Prior evidence supports that a combination training program with resistance and aerobic exercise could significantly raise the circulating BDNF levels in patients with schizophrenia [29]. A meta-analysis indicated that acute and regular exercise has a significant impact on BDNF levels [30]. However, BDNF serum level dropped significantly four weeks after discontinuing the intervention. Therefore, whether the LQP intervention needs a minimum duration to maintain this influence needs to be clarified.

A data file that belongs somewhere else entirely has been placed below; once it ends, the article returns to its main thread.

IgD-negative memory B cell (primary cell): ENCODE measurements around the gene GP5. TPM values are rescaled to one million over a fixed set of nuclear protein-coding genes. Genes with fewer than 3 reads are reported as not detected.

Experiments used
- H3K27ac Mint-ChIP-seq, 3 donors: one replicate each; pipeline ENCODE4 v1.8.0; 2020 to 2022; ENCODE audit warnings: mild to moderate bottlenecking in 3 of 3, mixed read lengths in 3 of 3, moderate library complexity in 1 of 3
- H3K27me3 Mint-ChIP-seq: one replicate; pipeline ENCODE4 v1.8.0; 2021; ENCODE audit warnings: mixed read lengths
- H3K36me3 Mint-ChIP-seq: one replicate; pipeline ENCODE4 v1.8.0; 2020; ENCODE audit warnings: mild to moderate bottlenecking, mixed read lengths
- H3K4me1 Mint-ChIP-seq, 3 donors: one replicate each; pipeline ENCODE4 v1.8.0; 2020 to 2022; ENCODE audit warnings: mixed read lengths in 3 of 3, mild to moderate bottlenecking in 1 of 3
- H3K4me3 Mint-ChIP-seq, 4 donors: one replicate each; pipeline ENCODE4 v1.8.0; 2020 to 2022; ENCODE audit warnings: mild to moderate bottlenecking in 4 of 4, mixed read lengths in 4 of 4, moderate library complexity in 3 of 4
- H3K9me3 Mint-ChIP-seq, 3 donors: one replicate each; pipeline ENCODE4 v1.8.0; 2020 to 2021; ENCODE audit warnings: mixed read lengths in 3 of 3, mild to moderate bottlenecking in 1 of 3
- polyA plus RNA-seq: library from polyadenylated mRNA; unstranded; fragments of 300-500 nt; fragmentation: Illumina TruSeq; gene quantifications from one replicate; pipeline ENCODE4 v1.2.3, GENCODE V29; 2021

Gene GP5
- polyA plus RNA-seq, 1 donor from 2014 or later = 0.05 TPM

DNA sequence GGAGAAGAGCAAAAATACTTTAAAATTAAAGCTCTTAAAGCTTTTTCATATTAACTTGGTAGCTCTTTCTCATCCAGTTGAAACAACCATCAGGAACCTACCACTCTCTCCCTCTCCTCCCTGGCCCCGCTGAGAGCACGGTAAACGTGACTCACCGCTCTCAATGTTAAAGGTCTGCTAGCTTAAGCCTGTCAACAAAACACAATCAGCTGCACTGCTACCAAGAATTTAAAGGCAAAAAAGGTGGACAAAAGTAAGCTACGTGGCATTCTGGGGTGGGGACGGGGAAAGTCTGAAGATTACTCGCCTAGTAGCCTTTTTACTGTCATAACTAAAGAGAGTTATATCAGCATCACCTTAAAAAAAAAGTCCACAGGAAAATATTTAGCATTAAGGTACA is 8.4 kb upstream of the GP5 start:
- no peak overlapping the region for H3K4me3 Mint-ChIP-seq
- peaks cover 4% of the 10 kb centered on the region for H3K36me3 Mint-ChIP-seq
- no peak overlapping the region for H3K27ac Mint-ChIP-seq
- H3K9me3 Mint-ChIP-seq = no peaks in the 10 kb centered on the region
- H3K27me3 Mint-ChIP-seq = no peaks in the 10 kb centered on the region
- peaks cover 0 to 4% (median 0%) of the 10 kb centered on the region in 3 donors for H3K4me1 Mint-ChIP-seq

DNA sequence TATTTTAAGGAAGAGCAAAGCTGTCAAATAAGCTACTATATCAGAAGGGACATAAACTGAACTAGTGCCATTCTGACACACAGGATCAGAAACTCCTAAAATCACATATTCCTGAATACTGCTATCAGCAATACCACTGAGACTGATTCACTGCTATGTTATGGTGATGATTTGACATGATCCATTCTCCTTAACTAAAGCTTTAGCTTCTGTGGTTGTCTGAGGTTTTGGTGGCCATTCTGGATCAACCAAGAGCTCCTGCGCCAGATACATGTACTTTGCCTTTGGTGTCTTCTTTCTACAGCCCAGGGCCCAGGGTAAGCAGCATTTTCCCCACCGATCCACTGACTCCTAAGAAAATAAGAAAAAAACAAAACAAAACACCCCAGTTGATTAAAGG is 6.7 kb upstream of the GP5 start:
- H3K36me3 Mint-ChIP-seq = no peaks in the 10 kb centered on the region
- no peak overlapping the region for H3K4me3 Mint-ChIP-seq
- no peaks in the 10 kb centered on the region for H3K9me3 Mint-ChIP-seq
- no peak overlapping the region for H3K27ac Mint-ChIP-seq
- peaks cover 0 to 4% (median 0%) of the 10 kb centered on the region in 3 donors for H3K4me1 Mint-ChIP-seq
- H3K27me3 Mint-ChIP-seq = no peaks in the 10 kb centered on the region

Increased complexity in heart rate fluctuations is indicative of strong cardiac adaptability, while patients with schizophrenia have been associated with cardiac autonomic dysregulation and reduced complexity of heart rate modulation [31]. Evidence indicates that the social tasks might induce intense autonomic arousal in patients with schizophrenia, with both HF and LF decreased under social stress [14]. Given the potential of compromised social functioning, such as lack of social skills and disturbances in emotional regulation, patients with schizophrenia might be refractory to available treatments [14]. It has been documented that laughter has several positive physiological effects, and one of the most important effects is to help individuals cope with stress and reduce anxiety [32]. The effect had been noticed to influence the hormone response in the pituitary, such as endorphins, and improved blood circulation, and decreased stress [33]. In brief, we found an increased LF (a composition of both parasympathetic and sympathetic activity) in the LQP group, which is an intriguing finding and has not been observed in previous studies. This suggest that LQP may be a kind of cognitive-behavioral therapy for stress coping and bring promising the impact of rehabilitative outcomes on such patients.